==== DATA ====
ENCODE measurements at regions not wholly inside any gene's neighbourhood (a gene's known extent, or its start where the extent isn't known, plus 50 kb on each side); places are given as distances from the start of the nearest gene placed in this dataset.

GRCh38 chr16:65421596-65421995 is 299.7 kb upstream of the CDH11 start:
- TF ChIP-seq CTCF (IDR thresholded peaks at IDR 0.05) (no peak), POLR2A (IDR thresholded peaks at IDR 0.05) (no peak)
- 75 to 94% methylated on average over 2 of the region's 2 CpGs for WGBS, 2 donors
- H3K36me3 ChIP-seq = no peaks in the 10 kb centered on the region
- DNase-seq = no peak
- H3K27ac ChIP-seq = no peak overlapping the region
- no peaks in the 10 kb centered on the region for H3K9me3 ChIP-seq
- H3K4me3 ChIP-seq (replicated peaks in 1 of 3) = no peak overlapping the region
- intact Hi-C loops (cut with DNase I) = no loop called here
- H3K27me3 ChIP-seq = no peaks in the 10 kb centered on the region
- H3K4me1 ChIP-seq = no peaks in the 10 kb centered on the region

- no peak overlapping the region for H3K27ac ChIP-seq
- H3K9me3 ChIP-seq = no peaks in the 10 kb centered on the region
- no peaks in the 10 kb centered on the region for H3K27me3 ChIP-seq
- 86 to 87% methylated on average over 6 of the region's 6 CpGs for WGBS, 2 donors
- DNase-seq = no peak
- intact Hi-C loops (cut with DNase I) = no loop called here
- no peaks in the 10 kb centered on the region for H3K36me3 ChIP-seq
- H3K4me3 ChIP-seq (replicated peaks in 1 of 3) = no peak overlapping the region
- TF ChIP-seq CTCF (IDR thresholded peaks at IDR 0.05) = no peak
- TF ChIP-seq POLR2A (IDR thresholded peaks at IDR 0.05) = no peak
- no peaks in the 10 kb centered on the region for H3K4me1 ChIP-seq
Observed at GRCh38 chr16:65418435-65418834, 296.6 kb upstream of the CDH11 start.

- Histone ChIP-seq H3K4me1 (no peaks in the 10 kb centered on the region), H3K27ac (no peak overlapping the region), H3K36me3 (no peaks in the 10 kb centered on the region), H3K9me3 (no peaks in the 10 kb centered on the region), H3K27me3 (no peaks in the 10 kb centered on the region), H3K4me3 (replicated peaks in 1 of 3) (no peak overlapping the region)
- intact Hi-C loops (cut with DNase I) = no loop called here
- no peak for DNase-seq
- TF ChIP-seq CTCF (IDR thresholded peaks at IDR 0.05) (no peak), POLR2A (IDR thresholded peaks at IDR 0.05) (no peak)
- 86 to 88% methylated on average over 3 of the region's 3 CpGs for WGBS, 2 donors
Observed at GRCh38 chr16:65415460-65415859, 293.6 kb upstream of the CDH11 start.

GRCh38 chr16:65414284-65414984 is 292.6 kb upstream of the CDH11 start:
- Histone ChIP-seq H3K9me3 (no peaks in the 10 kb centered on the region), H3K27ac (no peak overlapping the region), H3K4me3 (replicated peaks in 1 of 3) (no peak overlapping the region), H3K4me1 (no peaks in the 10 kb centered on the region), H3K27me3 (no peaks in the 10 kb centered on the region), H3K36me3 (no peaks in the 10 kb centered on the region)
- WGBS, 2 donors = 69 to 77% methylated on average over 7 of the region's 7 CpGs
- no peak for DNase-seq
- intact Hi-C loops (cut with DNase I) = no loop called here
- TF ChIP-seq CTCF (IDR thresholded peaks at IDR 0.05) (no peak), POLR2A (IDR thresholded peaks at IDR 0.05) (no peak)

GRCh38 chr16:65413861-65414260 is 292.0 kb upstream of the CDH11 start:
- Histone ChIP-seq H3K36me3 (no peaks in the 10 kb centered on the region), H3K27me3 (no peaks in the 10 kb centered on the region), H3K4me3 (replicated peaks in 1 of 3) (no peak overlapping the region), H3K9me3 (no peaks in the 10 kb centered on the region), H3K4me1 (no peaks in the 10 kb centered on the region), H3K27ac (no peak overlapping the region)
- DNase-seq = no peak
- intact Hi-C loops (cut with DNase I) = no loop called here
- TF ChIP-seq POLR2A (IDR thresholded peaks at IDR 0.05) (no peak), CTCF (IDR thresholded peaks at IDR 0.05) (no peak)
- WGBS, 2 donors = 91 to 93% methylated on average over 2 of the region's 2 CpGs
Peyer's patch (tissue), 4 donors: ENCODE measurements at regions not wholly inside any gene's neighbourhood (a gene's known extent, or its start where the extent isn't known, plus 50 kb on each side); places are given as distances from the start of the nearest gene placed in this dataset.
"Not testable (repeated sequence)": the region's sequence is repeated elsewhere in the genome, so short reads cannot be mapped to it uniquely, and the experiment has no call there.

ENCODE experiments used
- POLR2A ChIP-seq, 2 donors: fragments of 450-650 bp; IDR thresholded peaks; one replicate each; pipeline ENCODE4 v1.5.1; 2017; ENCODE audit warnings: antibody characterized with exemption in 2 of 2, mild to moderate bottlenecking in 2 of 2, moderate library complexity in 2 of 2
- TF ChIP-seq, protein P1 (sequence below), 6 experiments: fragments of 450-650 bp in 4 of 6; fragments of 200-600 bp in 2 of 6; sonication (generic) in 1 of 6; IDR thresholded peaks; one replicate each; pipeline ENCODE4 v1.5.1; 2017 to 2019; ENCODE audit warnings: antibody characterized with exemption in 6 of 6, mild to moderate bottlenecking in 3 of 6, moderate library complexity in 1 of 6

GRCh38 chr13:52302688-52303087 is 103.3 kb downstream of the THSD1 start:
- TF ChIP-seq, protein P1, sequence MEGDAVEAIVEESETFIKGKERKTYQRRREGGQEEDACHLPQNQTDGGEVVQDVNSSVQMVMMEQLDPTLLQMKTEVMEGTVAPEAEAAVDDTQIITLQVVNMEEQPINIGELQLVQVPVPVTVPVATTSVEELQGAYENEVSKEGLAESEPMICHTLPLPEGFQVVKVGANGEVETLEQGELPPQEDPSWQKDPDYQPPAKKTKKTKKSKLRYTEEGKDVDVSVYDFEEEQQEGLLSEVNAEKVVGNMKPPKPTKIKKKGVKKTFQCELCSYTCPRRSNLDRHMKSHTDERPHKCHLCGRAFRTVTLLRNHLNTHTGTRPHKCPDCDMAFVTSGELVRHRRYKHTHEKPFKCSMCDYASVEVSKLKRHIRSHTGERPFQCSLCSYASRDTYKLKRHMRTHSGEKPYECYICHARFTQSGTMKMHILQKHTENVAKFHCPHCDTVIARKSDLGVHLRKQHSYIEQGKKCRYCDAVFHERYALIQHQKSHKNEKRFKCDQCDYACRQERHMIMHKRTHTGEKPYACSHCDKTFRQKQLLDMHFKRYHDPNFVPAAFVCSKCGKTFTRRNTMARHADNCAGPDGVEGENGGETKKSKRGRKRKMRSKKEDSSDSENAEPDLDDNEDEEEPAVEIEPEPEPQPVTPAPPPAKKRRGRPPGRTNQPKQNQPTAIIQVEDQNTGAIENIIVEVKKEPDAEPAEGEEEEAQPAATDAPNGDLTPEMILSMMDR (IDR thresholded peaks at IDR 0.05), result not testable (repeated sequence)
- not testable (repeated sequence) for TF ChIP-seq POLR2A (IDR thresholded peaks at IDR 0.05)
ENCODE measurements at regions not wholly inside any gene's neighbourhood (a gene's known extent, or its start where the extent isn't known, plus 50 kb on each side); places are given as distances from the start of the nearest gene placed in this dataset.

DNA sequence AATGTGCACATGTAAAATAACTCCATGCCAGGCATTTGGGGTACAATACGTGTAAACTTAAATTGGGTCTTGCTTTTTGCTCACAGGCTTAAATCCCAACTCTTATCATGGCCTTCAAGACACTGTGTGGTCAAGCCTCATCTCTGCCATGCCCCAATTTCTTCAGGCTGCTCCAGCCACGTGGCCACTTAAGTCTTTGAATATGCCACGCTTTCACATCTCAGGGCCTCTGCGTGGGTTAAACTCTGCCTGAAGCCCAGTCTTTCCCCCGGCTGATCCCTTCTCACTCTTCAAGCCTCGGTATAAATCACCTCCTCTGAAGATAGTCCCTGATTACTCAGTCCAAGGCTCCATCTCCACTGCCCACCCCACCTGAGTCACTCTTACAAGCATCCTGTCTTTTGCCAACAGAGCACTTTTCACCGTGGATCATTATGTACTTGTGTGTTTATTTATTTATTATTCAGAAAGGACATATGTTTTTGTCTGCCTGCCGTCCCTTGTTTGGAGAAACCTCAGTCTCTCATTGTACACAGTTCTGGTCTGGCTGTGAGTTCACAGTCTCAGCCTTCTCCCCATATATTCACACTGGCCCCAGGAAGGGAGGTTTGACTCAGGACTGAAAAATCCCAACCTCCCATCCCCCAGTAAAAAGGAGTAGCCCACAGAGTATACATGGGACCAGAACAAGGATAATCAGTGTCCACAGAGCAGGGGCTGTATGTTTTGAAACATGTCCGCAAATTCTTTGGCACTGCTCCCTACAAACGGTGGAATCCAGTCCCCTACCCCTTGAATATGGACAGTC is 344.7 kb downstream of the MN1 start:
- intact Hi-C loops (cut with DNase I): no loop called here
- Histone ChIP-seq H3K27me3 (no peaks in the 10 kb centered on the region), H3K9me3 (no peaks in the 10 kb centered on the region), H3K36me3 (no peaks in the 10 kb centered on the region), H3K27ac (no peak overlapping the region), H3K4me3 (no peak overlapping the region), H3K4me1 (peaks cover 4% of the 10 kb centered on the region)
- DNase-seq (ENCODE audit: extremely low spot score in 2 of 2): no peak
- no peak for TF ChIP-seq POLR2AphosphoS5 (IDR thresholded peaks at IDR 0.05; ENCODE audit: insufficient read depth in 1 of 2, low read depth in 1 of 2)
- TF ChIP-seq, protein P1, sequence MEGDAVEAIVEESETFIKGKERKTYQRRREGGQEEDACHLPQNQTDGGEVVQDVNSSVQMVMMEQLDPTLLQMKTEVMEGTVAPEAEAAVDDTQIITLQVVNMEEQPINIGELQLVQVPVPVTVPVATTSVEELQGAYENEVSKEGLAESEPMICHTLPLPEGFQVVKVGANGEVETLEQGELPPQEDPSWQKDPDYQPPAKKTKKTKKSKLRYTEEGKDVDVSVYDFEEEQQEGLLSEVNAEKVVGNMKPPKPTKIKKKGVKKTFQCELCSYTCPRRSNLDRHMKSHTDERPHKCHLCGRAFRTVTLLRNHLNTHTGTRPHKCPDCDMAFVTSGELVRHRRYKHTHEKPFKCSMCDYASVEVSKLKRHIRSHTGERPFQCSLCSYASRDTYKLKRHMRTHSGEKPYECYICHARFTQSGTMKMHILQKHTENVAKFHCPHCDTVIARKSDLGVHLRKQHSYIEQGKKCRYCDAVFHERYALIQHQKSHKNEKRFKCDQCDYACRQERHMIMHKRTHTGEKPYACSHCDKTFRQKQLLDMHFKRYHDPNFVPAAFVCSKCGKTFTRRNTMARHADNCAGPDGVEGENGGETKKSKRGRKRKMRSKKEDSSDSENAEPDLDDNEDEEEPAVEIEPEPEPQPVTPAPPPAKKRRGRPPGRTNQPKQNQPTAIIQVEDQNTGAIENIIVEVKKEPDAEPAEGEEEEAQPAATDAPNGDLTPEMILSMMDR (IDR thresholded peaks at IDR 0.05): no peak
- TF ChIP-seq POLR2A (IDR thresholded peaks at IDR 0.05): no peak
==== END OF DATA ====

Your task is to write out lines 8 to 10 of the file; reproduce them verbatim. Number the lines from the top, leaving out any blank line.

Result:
- no peaks in the 10 kb centered on the region for H3K9me3 ChIP-seq
- H3K4me3 ChIP-seq (replicated peaks in 1 of 3) = no peak overlapping the region
- intact Hi-C loops (cut with DNase I) = no loop called here